American Council on Exercise by American Council on Exercise

By Michael R. Mantell, Ph.D., and Lawrence Biscontini, M.A.

Yelling personal trainerEnglish is the most widely spoken language in the world and yet we still haven’t mastered the art of using it to motivate, offer hope and improve results for our clients.  Undoubtedly, the loop of positive and negative language habits reflect our internal self-talk, influence and label experiences, create impressions, define reality, make psychological connections and reinforce our thoughts. 

Given all that, do you think you’ll gain many new clients telling them, “This insane workout will kill you” or “I’m going to push you past your physical and mental limits”? While telling clients that you’re going to get them chiseled, shredded, jacked, blasted and cut may boost your testosterone, it may also turn off clients who don’t really believe “life begins at the end of your comfort zone” or “hard is what makes it great.” These same clients may not understand terms such as “fire those glutes,” relax the traps,” or “engage your core.”Because your language sets the tone for what you communicate and how you establish rapport, these terms and phrases may inadvertently be turning off more clients than you attract.

Obese and overweight clients, in particular, may be sensitive to terms such as a “war on obesity.” WAR on obesity? Yikes! How about focusing on“getting healthy” instead? Think your overweight and obese clients really care about getting a “beach-ready” body? Most likely, they don’t appreciate that approach any more than your baby-boomer clients enjoy being referred to as “senior citizens,” “grandmotherly” or “so sweet.”

Working out is not a military enlistment, war or soldierly challenge. It’s about relaxing, taking care of oneself, becoming healthier and fitter, living better and happier, and making a commitment to personal lifestyle change. How and when did fitness professionals coopt the idea that to build a book of clients, a training session has to be an ass-to-the-grass, fire-breathing, macho, skull-crushing, body-whipping gun show?

Connecting with others—communicating with them, entering their world and making certain they feel understood—is deeply embedded in humanity. Without trust and mutual understanding built into the interpersonal connection, the likelihood of a relationship being impactful, helpful, enduring, sought after and successful is minimal, at best.  Trainers, like successful business leaders, need to focus on powerfully communicating a can-do, hopeful vision and energizing through words and body language—not frightening off or creating an internal belief within the client that says, “this is too much for me.”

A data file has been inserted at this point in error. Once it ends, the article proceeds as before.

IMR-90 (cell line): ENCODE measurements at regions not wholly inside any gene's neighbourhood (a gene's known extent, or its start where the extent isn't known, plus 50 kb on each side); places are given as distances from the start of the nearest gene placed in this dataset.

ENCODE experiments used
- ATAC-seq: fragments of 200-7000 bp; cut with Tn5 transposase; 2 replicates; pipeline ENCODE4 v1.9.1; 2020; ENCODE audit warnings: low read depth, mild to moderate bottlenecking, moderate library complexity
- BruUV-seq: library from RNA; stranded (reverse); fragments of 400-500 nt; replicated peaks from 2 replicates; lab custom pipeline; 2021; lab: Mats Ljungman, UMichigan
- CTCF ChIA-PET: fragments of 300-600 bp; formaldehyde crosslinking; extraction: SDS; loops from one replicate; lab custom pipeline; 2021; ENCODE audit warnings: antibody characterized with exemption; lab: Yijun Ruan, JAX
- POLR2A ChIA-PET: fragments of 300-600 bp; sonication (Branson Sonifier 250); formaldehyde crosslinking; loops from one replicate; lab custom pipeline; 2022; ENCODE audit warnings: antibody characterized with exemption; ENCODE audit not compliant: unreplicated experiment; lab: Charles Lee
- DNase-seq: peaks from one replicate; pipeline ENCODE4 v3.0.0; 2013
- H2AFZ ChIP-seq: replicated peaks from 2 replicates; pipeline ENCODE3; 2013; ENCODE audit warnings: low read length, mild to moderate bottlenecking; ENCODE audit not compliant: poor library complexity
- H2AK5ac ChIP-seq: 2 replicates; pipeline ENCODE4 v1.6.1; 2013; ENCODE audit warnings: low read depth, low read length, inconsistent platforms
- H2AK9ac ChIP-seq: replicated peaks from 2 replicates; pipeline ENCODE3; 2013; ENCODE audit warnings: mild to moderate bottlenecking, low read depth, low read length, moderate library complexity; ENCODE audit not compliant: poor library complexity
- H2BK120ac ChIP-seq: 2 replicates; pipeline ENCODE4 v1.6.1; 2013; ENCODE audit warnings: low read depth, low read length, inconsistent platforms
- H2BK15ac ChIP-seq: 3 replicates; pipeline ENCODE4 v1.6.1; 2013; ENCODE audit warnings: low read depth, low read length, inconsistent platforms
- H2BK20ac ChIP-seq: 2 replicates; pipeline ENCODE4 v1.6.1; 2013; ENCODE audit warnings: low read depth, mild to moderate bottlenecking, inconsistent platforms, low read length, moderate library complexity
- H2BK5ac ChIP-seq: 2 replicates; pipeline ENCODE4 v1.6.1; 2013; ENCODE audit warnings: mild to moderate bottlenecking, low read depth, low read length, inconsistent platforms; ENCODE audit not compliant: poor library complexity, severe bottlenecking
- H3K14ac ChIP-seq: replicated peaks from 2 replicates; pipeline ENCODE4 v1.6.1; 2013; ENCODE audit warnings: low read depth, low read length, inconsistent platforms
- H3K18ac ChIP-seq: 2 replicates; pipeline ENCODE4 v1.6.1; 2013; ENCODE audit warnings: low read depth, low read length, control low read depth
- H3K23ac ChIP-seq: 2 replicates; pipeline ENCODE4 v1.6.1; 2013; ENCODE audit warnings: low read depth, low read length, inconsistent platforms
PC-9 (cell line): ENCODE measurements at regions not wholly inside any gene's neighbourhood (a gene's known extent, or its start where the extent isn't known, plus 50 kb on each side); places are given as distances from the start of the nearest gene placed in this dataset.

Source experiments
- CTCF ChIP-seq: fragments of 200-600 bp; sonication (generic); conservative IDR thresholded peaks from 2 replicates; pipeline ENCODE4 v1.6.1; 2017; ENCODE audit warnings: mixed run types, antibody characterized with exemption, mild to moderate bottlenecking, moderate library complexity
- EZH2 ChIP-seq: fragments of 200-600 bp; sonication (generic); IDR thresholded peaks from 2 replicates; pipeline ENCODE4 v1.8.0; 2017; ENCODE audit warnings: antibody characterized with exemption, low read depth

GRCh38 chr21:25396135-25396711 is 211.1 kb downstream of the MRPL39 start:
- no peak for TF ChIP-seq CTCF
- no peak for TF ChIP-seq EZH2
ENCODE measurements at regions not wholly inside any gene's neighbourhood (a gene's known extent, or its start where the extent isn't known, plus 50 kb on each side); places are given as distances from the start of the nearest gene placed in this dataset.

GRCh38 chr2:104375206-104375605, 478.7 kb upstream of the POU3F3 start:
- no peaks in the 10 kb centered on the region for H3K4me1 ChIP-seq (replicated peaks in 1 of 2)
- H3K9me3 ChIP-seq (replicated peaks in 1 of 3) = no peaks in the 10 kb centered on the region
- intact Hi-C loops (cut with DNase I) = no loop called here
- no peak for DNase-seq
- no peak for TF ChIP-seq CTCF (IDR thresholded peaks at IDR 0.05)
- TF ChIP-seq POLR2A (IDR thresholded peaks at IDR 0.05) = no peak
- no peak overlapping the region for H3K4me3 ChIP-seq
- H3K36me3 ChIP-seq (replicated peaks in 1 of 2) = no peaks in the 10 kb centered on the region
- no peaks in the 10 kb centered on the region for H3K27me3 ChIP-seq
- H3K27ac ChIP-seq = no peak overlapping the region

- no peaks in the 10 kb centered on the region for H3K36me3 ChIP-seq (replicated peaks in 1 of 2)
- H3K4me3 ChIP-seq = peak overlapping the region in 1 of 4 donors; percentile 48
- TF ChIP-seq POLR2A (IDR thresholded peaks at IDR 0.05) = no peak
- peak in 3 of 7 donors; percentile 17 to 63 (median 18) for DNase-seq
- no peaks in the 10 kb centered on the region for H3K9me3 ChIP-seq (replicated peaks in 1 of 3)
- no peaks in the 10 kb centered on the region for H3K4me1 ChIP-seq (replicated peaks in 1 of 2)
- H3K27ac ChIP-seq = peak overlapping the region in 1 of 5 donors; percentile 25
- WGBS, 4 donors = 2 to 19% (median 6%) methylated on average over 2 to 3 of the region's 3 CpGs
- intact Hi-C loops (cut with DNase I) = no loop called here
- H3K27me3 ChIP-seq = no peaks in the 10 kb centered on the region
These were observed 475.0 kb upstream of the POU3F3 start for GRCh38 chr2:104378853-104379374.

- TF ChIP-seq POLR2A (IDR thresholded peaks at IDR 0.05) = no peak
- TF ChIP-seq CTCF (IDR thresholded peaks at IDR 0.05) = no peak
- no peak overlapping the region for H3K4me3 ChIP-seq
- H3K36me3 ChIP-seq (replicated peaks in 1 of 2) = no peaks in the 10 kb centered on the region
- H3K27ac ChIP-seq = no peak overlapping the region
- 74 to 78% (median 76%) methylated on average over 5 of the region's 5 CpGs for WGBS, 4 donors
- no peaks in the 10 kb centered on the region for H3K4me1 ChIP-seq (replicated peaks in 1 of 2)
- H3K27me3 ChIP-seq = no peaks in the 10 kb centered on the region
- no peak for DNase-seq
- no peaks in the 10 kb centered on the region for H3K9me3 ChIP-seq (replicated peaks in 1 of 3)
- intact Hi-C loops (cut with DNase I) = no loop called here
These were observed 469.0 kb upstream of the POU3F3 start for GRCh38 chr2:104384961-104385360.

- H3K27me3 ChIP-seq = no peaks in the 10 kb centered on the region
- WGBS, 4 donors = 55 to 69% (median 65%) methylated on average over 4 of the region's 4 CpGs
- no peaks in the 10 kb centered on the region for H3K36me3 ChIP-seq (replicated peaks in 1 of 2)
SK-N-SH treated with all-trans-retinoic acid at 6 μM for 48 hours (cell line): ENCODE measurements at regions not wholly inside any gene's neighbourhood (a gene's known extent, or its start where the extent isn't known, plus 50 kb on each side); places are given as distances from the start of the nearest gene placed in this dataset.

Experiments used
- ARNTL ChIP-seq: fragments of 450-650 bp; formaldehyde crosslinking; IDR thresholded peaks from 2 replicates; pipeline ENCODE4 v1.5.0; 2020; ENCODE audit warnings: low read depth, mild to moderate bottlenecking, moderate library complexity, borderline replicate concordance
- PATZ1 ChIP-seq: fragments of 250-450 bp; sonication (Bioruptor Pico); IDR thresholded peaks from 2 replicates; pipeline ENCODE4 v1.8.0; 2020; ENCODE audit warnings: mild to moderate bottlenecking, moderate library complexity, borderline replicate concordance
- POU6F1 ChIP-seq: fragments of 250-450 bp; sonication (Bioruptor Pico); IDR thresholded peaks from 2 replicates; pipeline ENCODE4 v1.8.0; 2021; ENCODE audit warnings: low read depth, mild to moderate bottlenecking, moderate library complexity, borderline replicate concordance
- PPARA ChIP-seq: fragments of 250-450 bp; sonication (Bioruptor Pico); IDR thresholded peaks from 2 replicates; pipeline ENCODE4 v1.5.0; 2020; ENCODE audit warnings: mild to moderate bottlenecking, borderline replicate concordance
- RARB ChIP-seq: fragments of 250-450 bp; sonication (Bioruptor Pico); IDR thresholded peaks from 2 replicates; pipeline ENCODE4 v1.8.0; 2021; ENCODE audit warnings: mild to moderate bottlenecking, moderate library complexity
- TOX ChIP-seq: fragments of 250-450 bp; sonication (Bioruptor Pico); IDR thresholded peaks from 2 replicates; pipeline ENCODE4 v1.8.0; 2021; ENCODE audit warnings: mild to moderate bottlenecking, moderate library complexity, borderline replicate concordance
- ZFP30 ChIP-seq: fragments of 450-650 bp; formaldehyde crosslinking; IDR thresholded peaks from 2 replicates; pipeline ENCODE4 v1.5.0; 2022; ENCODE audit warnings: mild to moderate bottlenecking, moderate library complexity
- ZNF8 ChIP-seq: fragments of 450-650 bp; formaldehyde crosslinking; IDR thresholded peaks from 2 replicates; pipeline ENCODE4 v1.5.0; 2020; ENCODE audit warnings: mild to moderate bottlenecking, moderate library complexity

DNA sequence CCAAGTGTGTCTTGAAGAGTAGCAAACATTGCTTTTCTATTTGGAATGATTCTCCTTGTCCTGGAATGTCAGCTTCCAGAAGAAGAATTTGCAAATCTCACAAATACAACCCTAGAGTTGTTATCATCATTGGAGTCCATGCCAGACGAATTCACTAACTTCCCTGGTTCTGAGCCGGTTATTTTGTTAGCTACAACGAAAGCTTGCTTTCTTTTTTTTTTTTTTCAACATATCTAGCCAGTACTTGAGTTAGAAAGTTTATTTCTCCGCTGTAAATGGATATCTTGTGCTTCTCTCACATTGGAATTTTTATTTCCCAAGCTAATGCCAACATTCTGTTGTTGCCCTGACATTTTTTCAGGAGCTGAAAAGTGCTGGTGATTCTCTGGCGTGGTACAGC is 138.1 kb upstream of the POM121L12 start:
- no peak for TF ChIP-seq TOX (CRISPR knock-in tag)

To illustrate these points, consider adopting the following positive cues when teaching group exercise and working with personal training clients:

Instead of saying….                                     Consider substituting…

“Don’t,” such as in “Don’t forget to breathe.”

“Keep,” as in “Keep breathing.” Such cues will always point to the solution, rather than the problem, eliciting a faster behavioral change in the most positive environment possible. So, “Don’t let the knees go past the toes in the squat” becomes “Keep your knees behind the toes.”

“If you can’t do it this way, here’s a modification…”

“I’ll always show you a middle level of difficulty, called ‘level 2,’ and then I will always show you a ‘regression,’ called ‘level 1,’ and then a ‘progression,’ called ‘level 3.’”  Another way to teach to some is to use a coffee analogy: “If you want the decaffeinated version, doing the exercise this way adds less stress to the lower back,” versus “If you want to add more caffeine to your cup today, here’s a progression to add more of a resistance and stability challenge.”

“Did you get a great workout today? “Did I work you out hard enough today?”

“Did you take responsibility by choosing to work at the intensity appropriate to your needs today?”

“What kind of workout are you going to do today”

“How are you going to enhance your cardiovascular, strength and flexibility needs through appropriate movement patterns?”

“Were you good or bad today with your DIET?”

“Since the first three letters of the word DIET spell something negative, I’d rather ask you, ‘How did you nourish your body today?’”

“I’m going to teach senior fitness.”

Because some organizations like the International Council on Active Aging defines this population as above fifty years old, consider referring to this  population as the ‘chronologically enriched.’

“Fire those glutes.”

“Concentrate on contracting the muscles down your backside and feel the muscles get tighter as you bring your focus to this area.”

“Relax the traps.”

“Try to lower your shoulders away from your ears so they feel heavy. Think of trying to tuck your shoulder blades into the back pockets of your jeans.  In fitness, the ears and the shoulders are inhabitants of different countries and therefore don’t speak the same language; therefore, they are not very close.”

“Engage your core.”

“Contract the navel in toward the spine” or “Imagine that you are on the beach with your friends and someone is taking a photograph of all of you. Draw in your middle for the photograph, and keep breathing.”  Or, “Whatever your waistline is, try to make it one inch smaller by squeezing in your circumference.”